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  Stocks Undervalued by 65%
Posted Under: Monday Morning Outlook
Market turmoil and a cycle of shrill headlines and worrisome "breaking news" convinced many to evacuate the equity markets.  That was a mistake.  The odds of recession are low, but the stock market seems to have priced one in, anyway.

We use a capitalized profits model to value stocks, dividing corporate profits by the 10-year Treasury yield.  We compare the current level of this index to that from each quarter for the past 60 years to estimate an average fair-value.  Not only are 10-year yields low (2.2%), but corporate profits are growing strongly.  As a result, and hold onto your hats, this top down model says that the fair-value for the Dow is currently 40,000.

However, we think the Treasury market is in a bubble.  So, instead of a 2.2% yield, we use a more conservative discount rate of 5% for the 10-year Treasury.  This generates a "fair value" of 18,500 on the Dow and 1,940 for the S&P 500.  In other words, the US equity markets are currently undervalued by about 65%.

Obviously, there are many moving parts to this model.  Interest rates could go higher than 5%, profits could fall or both could happen.  Profits, for example, are now 12.9% of GDP, the highest in measured history (back to 1947) except for one quarter in 1950.

So what does our model say if profits revert to the historical mean of about 9.5% of GDP?  Even in that scenario, and assuming a 5% yield on the 10-year Treasury, equities are about 21% undervalued, with fair value at 1430 for the S&P 500 and 13,700 for the Dow.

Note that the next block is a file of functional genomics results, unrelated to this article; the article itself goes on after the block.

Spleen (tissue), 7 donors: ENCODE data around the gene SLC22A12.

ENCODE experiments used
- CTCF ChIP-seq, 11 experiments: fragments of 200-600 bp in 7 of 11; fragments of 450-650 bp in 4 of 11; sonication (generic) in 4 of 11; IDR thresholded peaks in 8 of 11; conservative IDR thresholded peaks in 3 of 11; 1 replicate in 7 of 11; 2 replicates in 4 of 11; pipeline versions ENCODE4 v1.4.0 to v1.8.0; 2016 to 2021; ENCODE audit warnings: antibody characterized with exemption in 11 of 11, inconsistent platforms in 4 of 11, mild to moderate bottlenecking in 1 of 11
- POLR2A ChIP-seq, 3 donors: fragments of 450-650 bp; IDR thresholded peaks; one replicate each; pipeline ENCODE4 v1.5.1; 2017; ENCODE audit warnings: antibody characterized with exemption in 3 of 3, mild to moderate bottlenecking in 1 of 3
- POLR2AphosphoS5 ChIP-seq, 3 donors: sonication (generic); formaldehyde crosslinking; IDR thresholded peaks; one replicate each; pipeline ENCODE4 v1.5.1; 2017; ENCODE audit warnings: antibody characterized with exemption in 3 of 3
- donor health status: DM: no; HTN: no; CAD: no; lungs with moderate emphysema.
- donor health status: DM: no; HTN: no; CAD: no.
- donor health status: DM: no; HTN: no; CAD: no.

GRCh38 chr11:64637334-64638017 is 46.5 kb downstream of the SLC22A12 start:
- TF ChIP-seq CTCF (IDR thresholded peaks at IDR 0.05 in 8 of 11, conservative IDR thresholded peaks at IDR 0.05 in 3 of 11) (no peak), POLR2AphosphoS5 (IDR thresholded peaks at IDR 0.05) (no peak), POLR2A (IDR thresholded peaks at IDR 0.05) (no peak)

The problem with this scenario is that it takes the worst of both worlds: a major decline in profits and a surge in interest rates.  In the real world, a large decline in profits would normally be accompanied by a drop in bond yields.  In other words, our model says the risk of investing in equities today is very low.

This is the opposite of what was happening back in 1999/2000.  Back then, the market was over-valued and an ounce of gold traded for roughly 4 shares of Intel (INTC).  Today it is trading for about 75 shares.  Stocks look cheap and we think fears about the economy are overblown.

Yes, it would be good to trade the ups and downs of this market, but we don't know anyone who can do that consistently.  Rather, we focus on valuation, risk and reward.  And right now, we believe the reward outweighs the risk by more than many people seem to believe.  Fear will not disappear overnight, but the model says it is overblown and stocks are extremely attractive. 

Click here to read the entire report.
Posted on Monday, August 29, 2011 @ 10:39 AM • Post Link Print this post Printer Friendly

These posts were prepared by First Trust Advisors L.P., and reflect the current opinion of the authors. They are based upon sources and data believed to be accurate and reliable. Opinions and forward looking statements expressed are subject to change without notice. This information does not constitute a solicitation or an offer to buy or sell any security.
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